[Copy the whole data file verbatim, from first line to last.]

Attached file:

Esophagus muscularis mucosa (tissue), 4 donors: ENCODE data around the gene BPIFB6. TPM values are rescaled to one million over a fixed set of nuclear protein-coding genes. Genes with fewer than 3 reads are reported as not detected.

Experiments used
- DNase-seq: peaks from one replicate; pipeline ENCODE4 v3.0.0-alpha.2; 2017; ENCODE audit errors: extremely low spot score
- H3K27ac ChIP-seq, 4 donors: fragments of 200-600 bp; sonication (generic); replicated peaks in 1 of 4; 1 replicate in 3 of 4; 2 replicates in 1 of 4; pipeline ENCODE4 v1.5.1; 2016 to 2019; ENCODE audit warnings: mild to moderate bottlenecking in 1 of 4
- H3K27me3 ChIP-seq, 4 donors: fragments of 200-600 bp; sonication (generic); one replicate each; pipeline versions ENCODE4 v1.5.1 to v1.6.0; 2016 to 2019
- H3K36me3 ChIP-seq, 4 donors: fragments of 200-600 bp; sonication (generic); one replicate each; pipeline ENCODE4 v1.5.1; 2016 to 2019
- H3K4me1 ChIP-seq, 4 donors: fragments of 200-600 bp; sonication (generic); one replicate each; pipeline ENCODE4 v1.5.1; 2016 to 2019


Esophagus muscularis mucosa (tissue), 4 donors: ENCODE data around the gene BPIFB6. TPM values are rescaled to one million over a fixed set of nuclear protein-coding genes. Genes with fewer than 3 reads are reported as not detected.

Experiments used
- DNase-seq: peaks from one replicate; pipeline ENCODE4 v3.0.0-alpha.2; 2017; ENCODE audit errors: extremely low spot score
- H3K27ac ChIP-seq, 4 donors: fragments of 200-600 bp; sonication (generic); replicated peaks in 1 of 4; 1 replicate in 3 of 4; 2 replicates in 1 of 4; pipeline ENCODE4 v1.5.1; 2016 to 2019; ENCODE audit warnings: mild to moderate bottlenecking in 1 of 4
- H3K27me3 ChIP-seq, 4 donors: fragments of 200-600 bp; sonication (generic); one replicate each; pipeline versions ENCODE4 v1.5.1 to v1.6.0; 2016 to 2019
- H3K36me3 ChIP-seq, 4 donors: fragments of 200-600 bp; sonication (generic); one replicate each; pipeline ENCODE4 v1.5.1; 2016 to 2019
- H3K4me1 ChIP-seq, 4 donors: fragments of 200-600 bp; sonication (generic); one replicate each; pipeline ENCODE4 v1.5.1; 2016 to 2019